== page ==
//
you're reading...

Features

Yoga Helps Tune In to the Body, Uplift the Mind

by Kate Lundquist, guest columnist, the Wellness Cricket

Many people have asked me why I practice the asanas (physical postures) in yoga. I usually find this difficult to respond to because it is such an integral part of my life. Nearly every day I spend at least 20 minutes practicing, and I aim to practice for at least an hour or more. Sometimes it is comical because others say, “Oh, I like to stretch, too”. But yoga is more than stretching. Though it does increase flexibility, it also builds strength and challenges the body and mind. If you look at pictures of an advanced practitioner, it is incredible what they can do with the strength of holding up their own body, the extreme flexibility to get into difficult asanas, and then to be able to hold them and breathe.

We constantly ask so much of ourselves throughout the day. Have you noticed the stress that builds while you are working on a paper or the shortening of breath when you find yourself fearful of what will happen after college? Here is where the practice of yoga steps in. As we contort ourselves in daily lives, so do we in the asanas. As we learn focus, concentration, and relaxation while in difficult poses, we transfer this learned knowledge to daily life. Next time you find yourself stressing out remember it is within yourself to take a few deep breaths and breathe through the discomfort of the moment.

Tip of the Week:
Begin your day with this sequence: Child’s pose, Cat/Cow, a few sun salutations, and at least one balancing pose. You can easily Google these poses or attend a class to find out what they are! Feel free to read this to yourself as a meditation: “Waking up this morning, I smile. Twenty-four brand new hours are before me. I vow to live fully in each moment and to look at all beings with eyes of compassion.”

― Thich Nhat Hanh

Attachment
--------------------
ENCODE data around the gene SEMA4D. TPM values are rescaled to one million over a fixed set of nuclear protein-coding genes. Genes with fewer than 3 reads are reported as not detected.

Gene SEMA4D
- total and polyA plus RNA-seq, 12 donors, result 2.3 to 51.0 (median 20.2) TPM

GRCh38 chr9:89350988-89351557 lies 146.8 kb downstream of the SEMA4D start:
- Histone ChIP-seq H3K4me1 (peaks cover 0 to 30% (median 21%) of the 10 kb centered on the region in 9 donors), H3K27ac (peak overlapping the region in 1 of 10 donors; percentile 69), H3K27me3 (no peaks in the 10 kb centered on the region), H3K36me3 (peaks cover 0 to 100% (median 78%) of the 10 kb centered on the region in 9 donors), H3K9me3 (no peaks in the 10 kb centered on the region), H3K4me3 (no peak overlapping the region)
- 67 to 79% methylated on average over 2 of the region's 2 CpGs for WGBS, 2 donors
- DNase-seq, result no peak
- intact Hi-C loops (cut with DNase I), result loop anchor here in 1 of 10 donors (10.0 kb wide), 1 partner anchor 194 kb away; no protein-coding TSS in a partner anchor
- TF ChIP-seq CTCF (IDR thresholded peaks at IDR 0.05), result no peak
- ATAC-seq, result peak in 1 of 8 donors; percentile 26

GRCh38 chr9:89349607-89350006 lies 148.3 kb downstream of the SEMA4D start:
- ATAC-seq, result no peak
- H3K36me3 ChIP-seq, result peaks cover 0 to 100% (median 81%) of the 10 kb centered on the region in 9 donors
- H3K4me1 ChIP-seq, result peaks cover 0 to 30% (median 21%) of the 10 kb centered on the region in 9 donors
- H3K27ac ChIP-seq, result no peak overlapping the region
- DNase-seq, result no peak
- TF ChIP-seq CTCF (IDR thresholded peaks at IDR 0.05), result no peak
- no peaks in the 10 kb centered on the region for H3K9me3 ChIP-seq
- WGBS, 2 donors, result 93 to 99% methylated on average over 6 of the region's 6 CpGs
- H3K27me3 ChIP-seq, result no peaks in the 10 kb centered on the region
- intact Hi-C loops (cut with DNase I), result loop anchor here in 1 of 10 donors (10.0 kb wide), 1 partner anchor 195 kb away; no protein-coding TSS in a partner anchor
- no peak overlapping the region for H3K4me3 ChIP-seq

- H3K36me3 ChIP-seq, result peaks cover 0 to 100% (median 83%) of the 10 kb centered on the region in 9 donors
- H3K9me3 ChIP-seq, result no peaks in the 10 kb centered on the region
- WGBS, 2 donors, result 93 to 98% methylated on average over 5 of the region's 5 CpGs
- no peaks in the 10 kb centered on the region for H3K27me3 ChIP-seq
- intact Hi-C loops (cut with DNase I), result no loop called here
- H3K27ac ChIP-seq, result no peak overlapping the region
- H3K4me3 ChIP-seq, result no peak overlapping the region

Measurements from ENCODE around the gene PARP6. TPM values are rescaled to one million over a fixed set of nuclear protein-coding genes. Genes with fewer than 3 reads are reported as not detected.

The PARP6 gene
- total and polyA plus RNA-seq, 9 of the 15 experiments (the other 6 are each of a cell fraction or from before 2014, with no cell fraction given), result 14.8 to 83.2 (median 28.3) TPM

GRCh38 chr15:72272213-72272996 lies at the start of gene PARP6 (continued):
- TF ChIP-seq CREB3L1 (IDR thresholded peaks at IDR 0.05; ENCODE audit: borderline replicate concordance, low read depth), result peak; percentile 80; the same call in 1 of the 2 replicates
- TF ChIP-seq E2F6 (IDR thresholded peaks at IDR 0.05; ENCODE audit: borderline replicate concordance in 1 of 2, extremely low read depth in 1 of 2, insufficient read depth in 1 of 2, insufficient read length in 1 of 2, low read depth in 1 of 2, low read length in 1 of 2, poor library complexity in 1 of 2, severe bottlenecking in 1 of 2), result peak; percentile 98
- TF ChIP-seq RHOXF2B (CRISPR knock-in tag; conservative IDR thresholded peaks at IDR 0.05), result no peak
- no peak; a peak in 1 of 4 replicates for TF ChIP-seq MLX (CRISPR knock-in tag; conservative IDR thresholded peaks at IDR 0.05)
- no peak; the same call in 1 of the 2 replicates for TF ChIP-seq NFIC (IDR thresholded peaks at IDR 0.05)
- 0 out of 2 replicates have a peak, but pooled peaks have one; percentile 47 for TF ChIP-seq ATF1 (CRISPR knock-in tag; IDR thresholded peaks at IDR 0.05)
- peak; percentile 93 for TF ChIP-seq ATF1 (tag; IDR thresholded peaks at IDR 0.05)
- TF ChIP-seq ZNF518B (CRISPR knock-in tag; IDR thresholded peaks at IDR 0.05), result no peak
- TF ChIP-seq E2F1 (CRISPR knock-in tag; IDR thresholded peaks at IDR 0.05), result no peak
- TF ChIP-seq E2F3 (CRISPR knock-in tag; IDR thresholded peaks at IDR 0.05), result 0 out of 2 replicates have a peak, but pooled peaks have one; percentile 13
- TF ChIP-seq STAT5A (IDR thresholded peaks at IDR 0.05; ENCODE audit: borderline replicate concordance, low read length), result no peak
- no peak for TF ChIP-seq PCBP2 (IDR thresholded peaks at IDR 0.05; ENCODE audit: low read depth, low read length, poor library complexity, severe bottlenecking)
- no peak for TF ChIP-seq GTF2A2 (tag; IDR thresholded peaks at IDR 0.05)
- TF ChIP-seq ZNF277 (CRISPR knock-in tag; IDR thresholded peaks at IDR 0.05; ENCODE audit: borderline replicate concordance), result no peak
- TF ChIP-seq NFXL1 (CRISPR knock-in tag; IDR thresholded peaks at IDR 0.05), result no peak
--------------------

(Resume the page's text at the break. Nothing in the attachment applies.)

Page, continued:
Another reason why I try to practice every day is the humbleness and gratitude that one can receive from one’s practice. Rolling off my bed and onto my mat (on the mornings my roommate is at work), I immediately find child’s pose with arms outstretched and palms face up. I wake up with my offering of thanks to the sun for the day and the gift of breath that fills my body. Moving through a simple practice in the morning is a wonderful way to wake up the body and mind, honoring yourself and whatever you are grateful for. Give this morning dedication a try over the next few weeks as we finish our fall semester. Stay grounded during the late nights finishing projects and excitement for winter break.

I could name hundreds of reasons why I practice. Certainly the positive effects on the emotional body, the detoxifying quality of twists and inversions, and the dance-like movements that filled my life as a dancer. Also, doing extreme arm balances are exhilarating and force me to think of nothing else but breathing deeper and balancing in the pose. When you think you cannot do a pose and then do it, you realize you are so much more capable than you give yourself credit for.

But the truth of it breaks down to a way for me to stay grounded through all the transitions in life, when life is stressing you to the bone and when you are bored to death of it all. There is something beautiful in dedicating yourself to something greater than your ego. If nothing else, find gratitude in this moment for the breath that fills you and the life you are given. We are so lucky to be here with one another.

 

Discussion

No comments yet.

Post a Comment

Stories by Category